What’s a lady to do if she finds herself born into a wealthy family in the late 1800’s, is equipped with all the skills that come along with being raised a society woman of the 1900’s, misses out on a college education, has a lifelong curiosity for Sherlock Holmes sleuthing and ends up with a pile of money when she reaches her 50s? How about becoming the pioneering vision behind the field of forensic science?
Led to the Nutshell Studies of Unexplained Death, a set of 18 intricately designed dioramas that depict a death, by my own curiosity in photographing unique subjects (thank you Atlas Obscura) coupled with an interest in taking a break from a certain orange aura surrounding the White House area of DC, I not only had the opportunity to spend a couple days photographing the intricately designed miniaturized death scenes–some more ghastly than others–I also learned about Frances Glessner Lee, the woman who created them.
It’s a gem of a story tucked away on the fourth floor of the Maryland Medical Examiner’s office with much of it told to me by Bruce Goldfarb, the executive assistant to the Chief Medical Examiner in Maryland and overseer of the dioramas. Set to go on display at Smithsonian’s Museum of American History this fall, the dioramas may seem macabre twists on your typical dollhouse scene but they were meticulously designed by Lee as training tools for studying clues in crime scenes and they’re still in use today.
Frances Glessner Lee has been called “the mother of forensic science” and The Nutshell Studies, named after a saying in forensic pathology at the time that an investigation’s purpose is to “convict the guilty, clear the innocent, and find the truth in a nutshell,” are just a part of her contributions.
Born in Chicago in 1878 to the wealthy Glessner family, Lee eventually inherited millions by the time she reached her 50’s. From a privileged society woman who had never been to college to donating money to establish the nation’s first department of Legal Medicine at Harvard in 1931, her life might seem an odd coupling to pair with death studies.
Lee would have liked to go to college to study in the field of medicine but at that time, her family was not of the belief that a woman should attend college and would only support sending her brother off to study at Harvard. During the course of her brother’s studies, Lee developed a friendship with his Harvard classmate George Magrath who would eventually become a medical examiner in Boston, Massachusetts.
After an unhappy marriage and divorce eight years later, and through her continued friendship with Magrath, Lee had the opportunity to indulge her curiosities about the crime scenes he investigated. She eventually got a first-hand look at them in his company and learned about autopsies and investigation. As she grew more familiar with those subjects, she became aware of the need for better training in the area of crime solving. She also came to learn that police officers and homicide detectives were inadvertently bungling crime scenes by misguided actions like walking through blood stain patterns, handling weapons, putting their fingers through bullet holes, all sorts of things “they weren’t trained not to do,” says Goldfarb.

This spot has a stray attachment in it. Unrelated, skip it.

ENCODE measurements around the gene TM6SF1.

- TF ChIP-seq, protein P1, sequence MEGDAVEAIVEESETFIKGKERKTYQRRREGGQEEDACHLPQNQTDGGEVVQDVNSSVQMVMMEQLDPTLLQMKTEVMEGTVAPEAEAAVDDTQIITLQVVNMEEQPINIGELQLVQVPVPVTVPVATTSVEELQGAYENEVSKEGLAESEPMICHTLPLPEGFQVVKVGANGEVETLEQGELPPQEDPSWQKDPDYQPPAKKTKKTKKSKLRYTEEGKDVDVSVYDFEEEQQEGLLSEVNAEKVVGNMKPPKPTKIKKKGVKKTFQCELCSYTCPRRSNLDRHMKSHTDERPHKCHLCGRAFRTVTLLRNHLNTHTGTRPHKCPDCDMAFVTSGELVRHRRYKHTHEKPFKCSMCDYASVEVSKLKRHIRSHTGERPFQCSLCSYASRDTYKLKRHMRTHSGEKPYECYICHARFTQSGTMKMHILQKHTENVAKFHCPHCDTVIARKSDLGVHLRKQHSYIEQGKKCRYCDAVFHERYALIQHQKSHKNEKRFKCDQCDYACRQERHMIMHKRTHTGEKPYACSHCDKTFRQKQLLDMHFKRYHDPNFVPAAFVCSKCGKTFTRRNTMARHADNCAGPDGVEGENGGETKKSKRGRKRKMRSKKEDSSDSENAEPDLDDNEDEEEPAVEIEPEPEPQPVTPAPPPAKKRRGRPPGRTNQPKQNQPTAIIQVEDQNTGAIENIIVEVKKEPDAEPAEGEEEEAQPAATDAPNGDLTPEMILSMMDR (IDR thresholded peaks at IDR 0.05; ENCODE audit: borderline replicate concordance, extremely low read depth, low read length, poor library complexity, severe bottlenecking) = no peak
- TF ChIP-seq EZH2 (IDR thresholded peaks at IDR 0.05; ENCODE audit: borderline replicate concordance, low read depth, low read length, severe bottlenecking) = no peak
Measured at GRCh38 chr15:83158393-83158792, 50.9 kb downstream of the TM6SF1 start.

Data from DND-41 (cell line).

In 1945 Lee helped establish the Harvard Associates in Police Science weeklong seminar series to train police officers in legal medicine. Before that many police had no particular training. With the seminars, Lee wanted to establish consistent training methods and, in addition, provide the officers with a diploma from the program at Harvard. At that time officers were known more for their brute strength over their intelligence. Through the seminars, Lee also recognized the need to provide a sense of worth and importance to the duties of the officers. Examining the meticulously designed dioramas for clues into what might have occurred to bring about the demise of the subjects were a part of the training.
At the seminar’s end, participants were treated to a fancy dinner at the Ritz Carlton with Lee as the vision and money behind all of this planning. Goldfarb tells me, “she spent a ridiculous amount of time to make sure the centerpieces were just right and the menu, just everything. For a lot of these guys I’m sure it was the finest meal they ever had in their lives.”
Beyond establishing training, Lee had the foresight to understand the importance of the public’s awareness around death investigation. “People need to know how it should be done and the best way to do that is through popular culture,” says Goldfarb. And what’s the best way to affect popular culture? Lee reached out to Hollywood agents and the movie, Mystery Street starring Ricardo Monteblan (of Fantasy Island fame to readers of a certain generation) as a medical examiner from Harvard who investigates homicide cases. Enter the first procedural crime movie with modern scientific investigation. It’s the precursor to basically the whole genre of crime solving shows like CSI and Bones.
When you learn of all the components of Lee’s contributions to crime investigation and forensic science, it’s seems a remarkable amount of foresight and vision. And when I ask Goldfarb about that and Lee’s motivations he tells me, “I think that she saw a need and she filled it. She saw something nobody was doing. That thing needs to be done. I have the resources to do it. How do we do that?”
It’s a remarkable contribution from one person and the dioramas, each comes with a description of the events leading up to the aftermath depicted, are still used for training in the annual seminar. They have solutions but, in order to maintain their usefulness, the answers are kept secret. Over 70 years after their creation, the miniaturized lives frozen in time still seem to have maintained their usefulness and are a reminder of the vision of their creator.